New York State Department of Health Recognizes February As American Heart Month

Heart Disease Remains Leading Cause of Death in New York

Adopting Healthy Habits can Reduce Risk of Heart Disease

Recent Report Details Prevalence of Heart Disease in NYS

ALBANY, N.Y. (February 6, 2024) The New York State Department of Health is recognizing February as American Heart Month and encourages New Yorkers to take important steps to help prevent heart disease that can lead to a heart attack or stroke. Cardiovascular disease remains the leading cause of death in New York State, and socioeconomic inequities are strong predictors of cardiovascular risk.

"There are healthy habits that can prevent heart disease and a potentially fatal heart attack, like eating nutritious food, engaging in regular physical activity, and following the advice of a health care provider," State Health Commissioner Dr. James McDonald said. "The State Health Department remains committed to eliminating health disparities and removing barriers to health care so fewer New Yorkers suffer from heart disease."

According to the key findings in the Department's latest Behavioral Risk Factor Surveillance System (BRFSS) survey report, an estimated 1,118,000 adults (7.4 percent) in New York State reported they have had a heart attack, angina/coronary heart disease, or stroke.

High blood pressure is one of the leading preventable risk factors for heart disease and stroke, which are the first and sixth leading causes of death in New York State. A recent data report indicated that an estimated 4.9 million New Yorkers reported being told by a health professional that they have high blood pressure. The burden of high blood pressure is not evenly carried by all New Yorkers. It is significantly more common among Black, non-Hispanic adults (37.3 percent) compared to White, non-Hispanic adults (32.4 percent), and Hispanic adults (25.4 percent).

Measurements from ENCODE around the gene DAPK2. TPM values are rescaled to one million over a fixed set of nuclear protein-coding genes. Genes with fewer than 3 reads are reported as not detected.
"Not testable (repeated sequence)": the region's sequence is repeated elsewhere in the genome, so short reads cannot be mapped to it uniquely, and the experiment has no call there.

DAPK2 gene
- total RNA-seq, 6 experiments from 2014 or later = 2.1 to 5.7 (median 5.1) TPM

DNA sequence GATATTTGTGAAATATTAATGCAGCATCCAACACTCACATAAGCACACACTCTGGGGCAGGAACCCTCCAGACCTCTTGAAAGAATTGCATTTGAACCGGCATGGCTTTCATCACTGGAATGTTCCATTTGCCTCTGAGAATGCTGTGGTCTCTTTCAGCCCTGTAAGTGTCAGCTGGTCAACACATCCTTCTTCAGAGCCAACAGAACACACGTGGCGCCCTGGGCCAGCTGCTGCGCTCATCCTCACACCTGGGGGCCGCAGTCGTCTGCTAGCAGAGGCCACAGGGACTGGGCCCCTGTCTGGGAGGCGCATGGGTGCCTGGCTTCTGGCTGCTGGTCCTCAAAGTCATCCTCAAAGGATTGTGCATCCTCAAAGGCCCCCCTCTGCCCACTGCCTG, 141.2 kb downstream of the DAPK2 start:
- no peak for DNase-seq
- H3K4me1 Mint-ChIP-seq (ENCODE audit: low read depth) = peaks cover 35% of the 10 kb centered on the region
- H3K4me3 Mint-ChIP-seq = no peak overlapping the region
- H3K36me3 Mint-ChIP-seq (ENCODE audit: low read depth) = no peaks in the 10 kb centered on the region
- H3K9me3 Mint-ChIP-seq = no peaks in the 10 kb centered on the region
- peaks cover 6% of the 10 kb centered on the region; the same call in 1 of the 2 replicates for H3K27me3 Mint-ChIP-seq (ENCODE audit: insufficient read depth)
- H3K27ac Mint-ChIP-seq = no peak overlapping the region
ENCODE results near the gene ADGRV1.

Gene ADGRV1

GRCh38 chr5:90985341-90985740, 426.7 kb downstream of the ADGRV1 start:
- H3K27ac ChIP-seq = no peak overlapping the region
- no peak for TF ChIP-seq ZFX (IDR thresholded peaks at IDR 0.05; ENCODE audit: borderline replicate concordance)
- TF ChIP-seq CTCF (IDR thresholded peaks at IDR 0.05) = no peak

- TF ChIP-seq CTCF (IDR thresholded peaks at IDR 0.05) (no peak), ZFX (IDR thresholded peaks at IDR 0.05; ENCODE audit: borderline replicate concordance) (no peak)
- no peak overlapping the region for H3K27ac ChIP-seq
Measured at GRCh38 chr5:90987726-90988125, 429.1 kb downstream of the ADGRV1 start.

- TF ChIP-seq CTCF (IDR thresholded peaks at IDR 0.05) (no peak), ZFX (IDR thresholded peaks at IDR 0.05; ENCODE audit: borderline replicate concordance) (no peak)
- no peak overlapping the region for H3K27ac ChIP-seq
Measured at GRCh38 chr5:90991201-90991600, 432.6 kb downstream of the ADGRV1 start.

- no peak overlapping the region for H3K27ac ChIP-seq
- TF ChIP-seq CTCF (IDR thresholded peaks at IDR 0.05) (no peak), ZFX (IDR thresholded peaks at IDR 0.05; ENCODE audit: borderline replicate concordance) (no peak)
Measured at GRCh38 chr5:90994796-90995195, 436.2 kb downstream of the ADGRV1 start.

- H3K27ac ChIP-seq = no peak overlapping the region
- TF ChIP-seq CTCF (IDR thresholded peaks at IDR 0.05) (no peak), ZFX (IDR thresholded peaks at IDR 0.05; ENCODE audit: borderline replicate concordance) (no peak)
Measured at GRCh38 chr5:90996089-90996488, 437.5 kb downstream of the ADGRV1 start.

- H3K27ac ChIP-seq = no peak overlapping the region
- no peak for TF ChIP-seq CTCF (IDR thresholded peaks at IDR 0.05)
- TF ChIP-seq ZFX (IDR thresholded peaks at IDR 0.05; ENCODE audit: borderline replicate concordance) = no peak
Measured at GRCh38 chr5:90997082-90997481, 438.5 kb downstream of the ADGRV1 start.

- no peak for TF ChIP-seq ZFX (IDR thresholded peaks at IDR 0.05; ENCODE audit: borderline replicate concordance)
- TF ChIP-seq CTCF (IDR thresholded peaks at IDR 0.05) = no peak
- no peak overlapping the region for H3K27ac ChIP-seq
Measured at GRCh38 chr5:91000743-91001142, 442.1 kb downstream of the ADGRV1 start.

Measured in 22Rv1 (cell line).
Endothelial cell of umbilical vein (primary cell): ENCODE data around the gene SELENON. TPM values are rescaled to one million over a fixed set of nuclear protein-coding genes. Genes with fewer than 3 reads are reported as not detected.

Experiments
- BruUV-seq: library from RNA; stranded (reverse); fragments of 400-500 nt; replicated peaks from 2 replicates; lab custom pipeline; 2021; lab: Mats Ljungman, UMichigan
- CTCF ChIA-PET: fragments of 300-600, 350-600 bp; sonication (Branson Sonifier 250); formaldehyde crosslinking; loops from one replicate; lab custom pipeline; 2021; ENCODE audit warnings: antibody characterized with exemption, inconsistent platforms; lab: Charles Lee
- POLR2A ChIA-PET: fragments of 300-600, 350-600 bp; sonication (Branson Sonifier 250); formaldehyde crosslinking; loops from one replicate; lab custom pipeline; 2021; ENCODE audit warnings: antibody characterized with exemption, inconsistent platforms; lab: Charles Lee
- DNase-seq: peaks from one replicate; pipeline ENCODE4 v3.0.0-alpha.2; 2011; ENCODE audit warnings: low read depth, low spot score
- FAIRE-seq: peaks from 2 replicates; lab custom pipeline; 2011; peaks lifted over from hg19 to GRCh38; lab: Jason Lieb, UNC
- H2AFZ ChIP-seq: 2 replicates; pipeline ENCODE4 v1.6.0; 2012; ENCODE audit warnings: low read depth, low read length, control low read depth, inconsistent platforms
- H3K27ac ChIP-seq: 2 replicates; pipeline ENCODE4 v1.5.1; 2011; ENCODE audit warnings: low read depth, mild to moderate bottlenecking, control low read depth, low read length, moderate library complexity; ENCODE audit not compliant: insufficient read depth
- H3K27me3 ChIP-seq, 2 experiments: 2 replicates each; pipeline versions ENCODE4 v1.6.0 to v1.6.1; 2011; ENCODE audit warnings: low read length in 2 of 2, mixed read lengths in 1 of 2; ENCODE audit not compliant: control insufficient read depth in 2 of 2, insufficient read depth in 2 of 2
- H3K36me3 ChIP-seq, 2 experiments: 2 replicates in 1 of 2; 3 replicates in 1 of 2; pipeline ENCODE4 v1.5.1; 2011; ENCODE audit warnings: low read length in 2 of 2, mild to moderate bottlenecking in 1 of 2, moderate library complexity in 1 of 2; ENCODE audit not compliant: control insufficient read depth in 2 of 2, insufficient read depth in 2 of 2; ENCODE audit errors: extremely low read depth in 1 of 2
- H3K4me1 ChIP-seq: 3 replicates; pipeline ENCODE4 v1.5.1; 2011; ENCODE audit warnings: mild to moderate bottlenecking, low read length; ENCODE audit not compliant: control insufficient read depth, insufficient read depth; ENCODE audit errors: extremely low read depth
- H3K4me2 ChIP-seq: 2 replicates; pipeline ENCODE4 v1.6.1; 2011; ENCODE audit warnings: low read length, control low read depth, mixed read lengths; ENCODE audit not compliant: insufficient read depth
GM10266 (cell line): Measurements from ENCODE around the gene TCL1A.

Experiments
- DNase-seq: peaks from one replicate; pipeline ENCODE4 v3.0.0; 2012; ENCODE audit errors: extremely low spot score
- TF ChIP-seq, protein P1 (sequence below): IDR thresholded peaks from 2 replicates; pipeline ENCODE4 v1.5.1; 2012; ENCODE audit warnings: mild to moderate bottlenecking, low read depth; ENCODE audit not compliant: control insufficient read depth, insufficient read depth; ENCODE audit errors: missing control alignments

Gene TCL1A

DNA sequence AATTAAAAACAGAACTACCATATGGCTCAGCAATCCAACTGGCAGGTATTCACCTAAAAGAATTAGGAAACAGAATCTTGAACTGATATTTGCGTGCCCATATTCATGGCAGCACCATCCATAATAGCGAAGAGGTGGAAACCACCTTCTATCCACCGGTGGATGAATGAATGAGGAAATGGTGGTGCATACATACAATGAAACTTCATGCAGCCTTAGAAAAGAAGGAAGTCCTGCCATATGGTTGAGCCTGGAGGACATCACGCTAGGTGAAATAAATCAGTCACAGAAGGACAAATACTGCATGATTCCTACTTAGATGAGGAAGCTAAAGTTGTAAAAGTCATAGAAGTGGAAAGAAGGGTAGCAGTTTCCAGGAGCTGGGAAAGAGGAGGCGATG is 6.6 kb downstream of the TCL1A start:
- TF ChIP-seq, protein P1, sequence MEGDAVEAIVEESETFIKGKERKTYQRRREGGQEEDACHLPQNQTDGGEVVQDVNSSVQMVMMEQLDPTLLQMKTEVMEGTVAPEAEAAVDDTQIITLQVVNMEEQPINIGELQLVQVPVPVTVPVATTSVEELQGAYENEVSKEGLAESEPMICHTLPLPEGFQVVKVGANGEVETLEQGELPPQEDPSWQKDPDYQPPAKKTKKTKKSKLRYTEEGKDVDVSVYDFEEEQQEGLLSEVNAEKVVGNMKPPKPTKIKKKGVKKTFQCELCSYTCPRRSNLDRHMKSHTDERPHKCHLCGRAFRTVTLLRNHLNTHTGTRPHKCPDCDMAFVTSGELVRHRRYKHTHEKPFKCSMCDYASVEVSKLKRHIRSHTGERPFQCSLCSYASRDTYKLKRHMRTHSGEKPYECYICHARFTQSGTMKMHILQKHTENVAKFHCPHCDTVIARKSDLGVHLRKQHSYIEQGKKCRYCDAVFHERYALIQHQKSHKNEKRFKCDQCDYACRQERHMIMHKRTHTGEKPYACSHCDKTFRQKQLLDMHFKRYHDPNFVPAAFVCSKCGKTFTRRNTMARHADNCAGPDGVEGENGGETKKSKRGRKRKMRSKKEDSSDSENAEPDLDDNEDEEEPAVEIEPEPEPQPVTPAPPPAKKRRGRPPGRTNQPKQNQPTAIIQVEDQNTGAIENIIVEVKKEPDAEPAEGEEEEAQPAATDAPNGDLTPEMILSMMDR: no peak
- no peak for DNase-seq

For New Yorkers who have high blood pressure and have experienced inequities in income, access to healthy foods, employment, or educational opportunities, it can be a challenge to prioritize controlling high blood pressure. The New York State Department of Health is working with the Community Health Center Association of New York State on an initiative to improve hypertension control by supporting Federally Qualified Health Centers in screening New Yorkers for food insecurity, homelessness, and other social determinants of health risk factors and making referrals to social support agencies in their communities.

These positive lifestyle changes can reduce the risk of cardiovascular disease:

  • Improve nutrition by choosing healthy foods and snacks with less salt and sodium.
  • Engage in regular physical activity. The U.S. Surgeon General recommends two and a half hours of moderate intensity exercise each week for adults and one hour of physical activity each day for children and adolescents. The Centers for Disease Control and Prevention has additional information here.
  • Make lifestyle changes to include healthy foods to help maintain a healthy weight or prevent weight gain. Even modest weight loss can provide health benefits. American Heart Association tips for embracing a healthy lifestyle can be found here.
  • While managing chronic health conditions such as high blood pressure, prediabetes, and diabetes, follow physician's instructions, including taking medications as directed. 
  • Those who smoke can contact the NYS Smokers' Quitline for help in quitting.
  • Those who drink alcohol should do so in moderation.

To learn more about heart disease and how to prevent it, visit the Department's Heart Disease and Stroke Prevention website here.